Here is the conversation representing a usual questions asked during a lesson on shapes.

Teacher: What is this?

Student: It is a triangle.

Teacher: How many sides it has?

Student: three!

Teacher: Can you draw a triangle in your notebook?

Student: Yes

Teacher: Great!! Let’s move to next shape.

 

After 3 weeks and 2 different chapters, during revision,

Teacher: How many triangles are there in the figure?

diagram

Student: Ahhhhh L…….!!!

This represents a question asked during a test and the response of kids is the result of huge gap which can be seen between what was taught and what is asked.

This gap is usually considered by parents as ‘Out of Course’, but at a closer look it is the gap in the learning and as a matter of fact this gap is nothing but result of rote learning.

Since childhood each one of us has this gift of curiosity that grows bigger and bigger with each question we ask. We drive our own l

earning just with the help of these questions but as soon as we enter the school somehow we forget this natural way of learning and start remembering and learning things in the fix format without questioning them and hence blocking our path as a learners and our student’s path as a teacher.

Now we know ‘What’ the gap is, but how to fix it?

Shifting the focus from finishing content to enduring understanding requires a shift in the way we think.

Cognitive skills, which include long- and short- term memory, auditory processing, visual processing, processing speed and logic & reasoning, play an important role in the processing of the new information. If one of the skill is weak the others are equally impacted along with our whole process of learning.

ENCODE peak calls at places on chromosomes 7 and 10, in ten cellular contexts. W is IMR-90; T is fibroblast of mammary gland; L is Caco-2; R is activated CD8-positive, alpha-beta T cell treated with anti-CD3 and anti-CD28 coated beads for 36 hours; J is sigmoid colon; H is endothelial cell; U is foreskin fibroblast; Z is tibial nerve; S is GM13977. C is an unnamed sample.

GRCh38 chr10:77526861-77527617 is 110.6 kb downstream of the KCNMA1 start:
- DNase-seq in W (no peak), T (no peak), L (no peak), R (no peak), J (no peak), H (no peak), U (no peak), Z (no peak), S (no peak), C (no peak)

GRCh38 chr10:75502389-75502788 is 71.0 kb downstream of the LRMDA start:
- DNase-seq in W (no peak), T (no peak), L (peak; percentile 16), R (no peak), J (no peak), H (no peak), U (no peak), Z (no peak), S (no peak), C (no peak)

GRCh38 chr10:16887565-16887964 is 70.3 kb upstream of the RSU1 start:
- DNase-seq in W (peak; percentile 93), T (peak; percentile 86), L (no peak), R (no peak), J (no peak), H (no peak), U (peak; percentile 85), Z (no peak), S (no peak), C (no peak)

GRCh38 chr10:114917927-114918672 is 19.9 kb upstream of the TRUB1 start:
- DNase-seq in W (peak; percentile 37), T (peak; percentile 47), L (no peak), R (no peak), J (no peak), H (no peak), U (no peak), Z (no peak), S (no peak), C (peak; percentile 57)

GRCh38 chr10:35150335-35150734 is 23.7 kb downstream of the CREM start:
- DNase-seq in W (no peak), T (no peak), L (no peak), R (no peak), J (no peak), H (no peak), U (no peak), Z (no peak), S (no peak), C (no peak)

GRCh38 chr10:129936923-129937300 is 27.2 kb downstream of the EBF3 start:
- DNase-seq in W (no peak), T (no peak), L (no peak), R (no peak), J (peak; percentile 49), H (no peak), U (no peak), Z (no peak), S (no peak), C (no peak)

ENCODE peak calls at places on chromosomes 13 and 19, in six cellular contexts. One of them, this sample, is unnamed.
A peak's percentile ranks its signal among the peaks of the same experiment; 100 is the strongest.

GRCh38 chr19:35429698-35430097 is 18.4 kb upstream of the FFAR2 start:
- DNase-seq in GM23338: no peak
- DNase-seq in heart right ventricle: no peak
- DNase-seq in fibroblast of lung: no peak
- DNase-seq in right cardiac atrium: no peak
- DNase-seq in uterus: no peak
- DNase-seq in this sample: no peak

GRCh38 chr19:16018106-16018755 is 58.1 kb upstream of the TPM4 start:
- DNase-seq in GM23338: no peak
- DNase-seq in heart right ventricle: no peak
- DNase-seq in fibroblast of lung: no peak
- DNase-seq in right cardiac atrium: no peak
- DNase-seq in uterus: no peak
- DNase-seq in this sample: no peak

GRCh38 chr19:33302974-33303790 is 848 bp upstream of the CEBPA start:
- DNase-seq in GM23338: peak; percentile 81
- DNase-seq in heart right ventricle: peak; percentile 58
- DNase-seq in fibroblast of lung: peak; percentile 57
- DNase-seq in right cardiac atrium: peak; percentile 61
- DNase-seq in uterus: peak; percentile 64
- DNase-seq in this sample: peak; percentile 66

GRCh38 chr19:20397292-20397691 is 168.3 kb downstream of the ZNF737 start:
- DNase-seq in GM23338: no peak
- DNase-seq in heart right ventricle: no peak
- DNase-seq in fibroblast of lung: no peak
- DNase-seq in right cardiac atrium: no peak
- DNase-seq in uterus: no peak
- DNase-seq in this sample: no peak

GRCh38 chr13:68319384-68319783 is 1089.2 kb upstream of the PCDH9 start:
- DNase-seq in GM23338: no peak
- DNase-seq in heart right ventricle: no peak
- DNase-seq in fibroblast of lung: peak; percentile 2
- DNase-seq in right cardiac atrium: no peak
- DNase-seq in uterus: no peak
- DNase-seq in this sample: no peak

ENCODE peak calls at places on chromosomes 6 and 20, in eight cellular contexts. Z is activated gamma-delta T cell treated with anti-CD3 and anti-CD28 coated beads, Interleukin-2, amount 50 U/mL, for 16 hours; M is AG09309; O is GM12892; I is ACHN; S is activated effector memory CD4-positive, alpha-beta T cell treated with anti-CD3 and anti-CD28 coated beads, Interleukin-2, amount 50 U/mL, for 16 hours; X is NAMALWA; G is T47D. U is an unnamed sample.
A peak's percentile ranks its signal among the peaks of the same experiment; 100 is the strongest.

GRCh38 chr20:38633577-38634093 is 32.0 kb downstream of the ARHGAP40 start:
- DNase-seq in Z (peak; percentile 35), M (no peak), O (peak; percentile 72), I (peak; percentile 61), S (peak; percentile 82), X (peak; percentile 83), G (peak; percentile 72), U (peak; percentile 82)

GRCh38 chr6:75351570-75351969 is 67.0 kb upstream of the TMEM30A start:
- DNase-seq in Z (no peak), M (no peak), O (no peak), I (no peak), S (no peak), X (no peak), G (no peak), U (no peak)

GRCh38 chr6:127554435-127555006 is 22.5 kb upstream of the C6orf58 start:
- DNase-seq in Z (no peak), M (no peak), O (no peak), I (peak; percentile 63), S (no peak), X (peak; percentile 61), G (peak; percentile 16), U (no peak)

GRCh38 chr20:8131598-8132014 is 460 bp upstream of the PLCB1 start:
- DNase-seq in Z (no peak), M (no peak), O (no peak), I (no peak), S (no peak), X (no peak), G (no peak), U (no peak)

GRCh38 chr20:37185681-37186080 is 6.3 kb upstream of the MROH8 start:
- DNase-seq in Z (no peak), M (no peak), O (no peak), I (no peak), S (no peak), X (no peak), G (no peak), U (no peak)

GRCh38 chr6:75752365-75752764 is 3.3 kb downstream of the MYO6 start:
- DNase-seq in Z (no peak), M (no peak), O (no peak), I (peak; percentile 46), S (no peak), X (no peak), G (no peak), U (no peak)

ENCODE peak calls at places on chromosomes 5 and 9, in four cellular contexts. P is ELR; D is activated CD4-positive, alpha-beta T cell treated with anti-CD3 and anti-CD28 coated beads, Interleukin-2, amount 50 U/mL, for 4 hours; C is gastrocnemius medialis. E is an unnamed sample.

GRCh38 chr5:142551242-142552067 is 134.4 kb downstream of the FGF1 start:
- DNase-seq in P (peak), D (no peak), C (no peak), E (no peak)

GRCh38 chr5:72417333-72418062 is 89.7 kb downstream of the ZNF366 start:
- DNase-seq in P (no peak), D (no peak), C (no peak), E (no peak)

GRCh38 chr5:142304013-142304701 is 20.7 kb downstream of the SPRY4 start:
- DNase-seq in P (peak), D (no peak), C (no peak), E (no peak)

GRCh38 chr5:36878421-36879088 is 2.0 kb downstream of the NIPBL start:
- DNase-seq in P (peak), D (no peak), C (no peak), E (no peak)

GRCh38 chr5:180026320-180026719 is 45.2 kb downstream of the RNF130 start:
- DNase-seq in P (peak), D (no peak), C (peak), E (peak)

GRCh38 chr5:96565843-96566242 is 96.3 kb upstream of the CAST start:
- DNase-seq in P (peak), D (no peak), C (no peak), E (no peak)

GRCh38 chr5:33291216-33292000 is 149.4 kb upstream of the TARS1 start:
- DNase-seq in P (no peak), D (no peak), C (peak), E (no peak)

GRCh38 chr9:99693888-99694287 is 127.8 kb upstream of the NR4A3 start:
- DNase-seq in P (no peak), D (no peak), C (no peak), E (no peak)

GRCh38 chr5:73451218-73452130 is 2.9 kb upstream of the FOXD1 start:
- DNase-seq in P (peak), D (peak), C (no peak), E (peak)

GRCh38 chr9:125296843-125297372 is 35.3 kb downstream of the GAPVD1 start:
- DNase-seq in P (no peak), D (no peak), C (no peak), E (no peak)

Thus, whenever a student is pushed to think by asking relevant question the learning starts to happen at different cognitive levels in contrast to one single level and an organic shift occurs from a process that results rote learning vs. active learning.

Taking example of another set of questions (Figure a)

rotelearning

              (a)                                                                                                 (b)

 

These questions have a common thread that links them beyond the subject boundaries. The above image depicts the example of 5 questions that pushes child to use his/her various cognitive skills and pushes the rigor to help them learn.

In the class or outside class, the type of questions asked impact the information retrieved. A simple question like, ‘What is this? Only pushes someone to recall and answer but a different question asking, ‘Which shapes did I use for this figure?’ pushes the student to analyse the given image first and then understand the text and finally recall the answer.

Two different approaches of asking question to check understanding of same concept ‘Shapes’ clearly brings out how with right set of questions and inquiry we can move our students from lower order thinking to higher order thinking.

This gradual shift from factual recollection to application of the information to create something new completes the cycle of understanding and hence leads to active learning.

So think hard and ask yourself,

Am I asking the right questions??

Am I thinking or working mechanically??

And drive your own and your student’s learning every day in a much better way, to a much better long term results.

 

 

By Ritika Shukla – Educational Specialist

Ritika Shukla

Ritika Shukla

Ritika Shukla, an Educational Specialist in Large Scale assessments at Educational Initiatives, is a Teach For India 2014 alum who after working with low income communities of Ahmedabad by teaching 2nd and 3rd graders, mobilized change in the community strongly believes education is the only way to harness true potential of our country and by working with EI she hopes to achieve the same. She is born and brought up in Udaipur, a small city in Rajasthan and completed her engineering in Chemical from SRM University, Chennai. Apart from her work in field of education,she is a classically trained singer, a sports fan and a movie enthusiast.
Ritika Shukla

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